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Voices Behind The Vote: Casting Ballots To Keep Families Together

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Yasmin Khan
/
KUNM
Fabiola Landeros (far left) and her daughter Triana Landeros, 11, her son Santiago Carillo and his girlfirend Kameron Peña, both 20, at a Westside early voting site on Wednesday. The three adults are voting for the first time. "

First-time voting is a family affair for Fabiola Landeros, a civil rights organizer with El Centro de Acción y Poder in Albuquerque and a new citizen. She and her son Santiago Carrillo and his girlfriend Kameron Peña, both 20, visited an early voting site on Albuquerque’s Westside on Wednesday to drop off their mail-in ballots. All three were voting for the first time, and they shared their experience with KUNM as part of our Voices Behind the Vote series.

“Mi nombre es Fabiola Landeros and I'm a civil rights organizer with El Centro de Acción y Poder. Today, I came to cast my ballot for the first time voting for presidential elections. I'm really excited. I'm really excited to be right now the voice of power my family in my community because we have a strong voice and we're going to make sure that it's heard and in these elections. I was married to a U.S. citizen for 12 years, and it took me almost eight of them to be able to become a U.S. citizen. I became a legal permanent resident and 2009 and I was (not) able to become a U.S. citizen until last year, so 10 years. My biggest barrier was the language. 

"Right now, we have a lot at stake. For me, paid sick leave, economic relief, keeping families together. I know what a deportation can cause in a family, so I will not like that another family goes through a deportation and not being able to keep their family together. At the same time we see what an election can cause in our community. Like we've been criminalized, persecuted, this is the time to stop this. You still have time to do it safe, like wear your mask, make sure that safe for you, for your family, for the people that are working here, and it's making sure that we use these privileges. Let’s do it."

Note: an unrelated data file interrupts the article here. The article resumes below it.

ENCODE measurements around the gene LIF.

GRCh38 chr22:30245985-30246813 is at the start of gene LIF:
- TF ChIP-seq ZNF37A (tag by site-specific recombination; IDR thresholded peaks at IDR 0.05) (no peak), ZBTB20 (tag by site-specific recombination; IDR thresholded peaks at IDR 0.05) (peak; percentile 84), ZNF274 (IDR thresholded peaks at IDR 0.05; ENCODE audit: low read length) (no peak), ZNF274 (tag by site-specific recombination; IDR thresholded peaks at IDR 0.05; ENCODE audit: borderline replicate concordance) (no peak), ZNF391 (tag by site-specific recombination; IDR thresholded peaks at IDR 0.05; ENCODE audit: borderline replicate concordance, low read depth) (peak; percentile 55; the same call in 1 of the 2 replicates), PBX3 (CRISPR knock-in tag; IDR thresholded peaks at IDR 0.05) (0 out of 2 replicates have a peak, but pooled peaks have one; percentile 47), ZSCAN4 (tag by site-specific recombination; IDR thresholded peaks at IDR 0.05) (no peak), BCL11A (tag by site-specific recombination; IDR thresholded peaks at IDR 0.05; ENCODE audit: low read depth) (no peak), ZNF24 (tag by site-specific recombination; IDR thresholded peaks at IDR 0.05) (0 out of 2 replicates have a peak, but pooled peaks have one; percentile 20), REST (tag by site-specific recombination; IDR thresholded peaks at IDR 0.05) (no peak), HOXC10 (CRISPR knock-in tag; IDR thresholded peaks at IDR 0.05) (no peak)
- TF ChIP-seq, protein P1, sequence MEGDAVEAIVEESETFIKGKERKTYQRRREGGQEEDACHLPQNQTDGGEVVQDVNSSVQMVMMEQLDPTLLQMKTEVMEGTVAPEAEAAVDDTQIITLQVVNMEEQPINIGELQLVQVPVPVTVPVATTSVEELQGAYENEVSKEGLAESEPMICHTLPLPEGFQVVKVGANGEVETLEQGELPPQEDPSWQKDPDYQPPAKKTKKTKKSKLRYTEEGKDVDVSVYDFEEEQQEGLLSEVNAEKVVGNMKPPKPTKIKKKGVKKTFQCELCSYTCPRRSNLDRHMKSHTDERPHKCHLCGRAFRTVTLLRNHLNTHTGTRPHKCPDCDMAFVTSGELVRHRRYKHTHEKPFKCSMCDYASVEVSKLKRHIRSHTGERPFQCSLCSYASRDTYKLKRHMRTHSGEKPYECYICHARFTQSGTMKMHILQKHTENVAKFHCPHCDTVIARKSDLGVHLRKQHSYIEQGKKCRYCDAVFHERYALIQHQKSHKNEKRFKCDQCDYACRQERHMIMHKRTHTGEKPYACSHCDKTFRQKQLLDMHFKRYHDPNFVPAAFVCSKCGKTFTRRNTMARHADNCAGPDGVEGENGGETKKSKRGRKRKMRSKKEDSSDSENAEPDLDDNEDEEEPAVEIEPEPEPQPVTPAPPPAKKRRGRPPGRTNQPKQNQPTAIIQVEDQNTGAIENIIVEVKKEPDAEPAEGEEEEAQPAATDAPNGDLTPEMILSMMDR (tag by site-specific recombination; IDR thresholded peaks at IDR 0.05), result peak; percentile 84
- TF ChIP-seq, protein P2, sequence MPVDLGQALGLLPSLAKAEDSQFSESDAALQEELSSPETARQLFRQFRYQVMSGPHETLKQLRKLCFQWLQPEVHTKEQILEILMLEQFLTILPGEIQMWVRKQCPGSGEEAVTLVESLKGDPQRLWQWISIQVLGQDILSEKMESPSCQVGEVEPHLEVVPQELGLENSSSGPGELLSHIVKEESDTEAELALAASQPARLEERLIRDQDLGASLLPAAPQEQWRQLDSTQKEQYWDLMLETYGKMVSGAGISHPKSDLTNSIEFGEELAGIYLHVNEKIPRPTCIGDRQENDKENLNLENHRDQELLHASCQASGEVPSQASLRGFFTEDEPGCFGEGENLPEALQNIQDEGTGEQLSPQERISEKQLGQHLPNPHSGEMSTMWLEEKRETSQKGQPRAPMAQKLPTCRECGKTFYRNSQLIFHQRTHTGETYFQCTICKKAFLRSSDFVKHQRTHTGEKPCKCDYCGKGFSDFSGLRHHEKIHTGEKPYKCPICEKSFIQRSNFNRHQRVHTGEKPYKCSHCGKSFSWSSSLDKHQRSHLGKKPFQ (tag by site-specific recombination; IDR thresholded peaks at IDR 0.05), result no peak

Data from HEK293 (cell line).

“I'm in Santiago Carrillo, and I am a college student at the University of New Mexico. This is my first time voting ever. Ever since I was a teenager, I've always looked forward to this moment. I mean, being able to come and act like an adult and do it myself. Paid sick leave, and immigration. That is actually a very important one to me, just because I know what it's like losing a family member and having them deported. It's very important to do this. We get to choose who's going to run our country, we get to choose what values are going to be instilled for the next four years and what laws are going to be passed."

“My name is Kameron Peña. I'm a college student as well. I was born and raised here in Albuquerque. And this is my first time voting in the presidential election. It feels amazing. Knowing that I get a chance to vote to see who leads our country."

“We just cast our ballots and it feels really nice to be part of who's gonna be choosing the net leadership of this country,” said Landeros after she and her family exited the voting site, laughing and holding their “I Voted” stickers. “They hopefully will be one who represents New Mexican values of community values.”

“I feel relieved, I did my part and I have already tried to encourage more people to come out and vote and now that I've done it and feels great,” said Carrillo.

“It feels really amazing,” said Peña. “Knowing that I had a voice and I'm able to choose who's leading our country know that you have a voice and get out and get there because it can definitely change the world.”

Yasmin Khan covers worker's rights in New Mexico, with a focus on Spanish-speaking residents. She is finishing her Ph.D. in human geography and women & gender studies at the University of Toronto where she studies refugee and humanitarian aid dynamics in Bangladesh. She has a bachelor's degree in journalism from UNM. Yasmin was director of The Americas Program, an online U.S. foreign policy magazine based in Mexico City, and was a freelance journalist in Bolivia. She covered culture, immigration, and higher education for the Santa Fe New Mexican and city news for the Albuquerque Journal.
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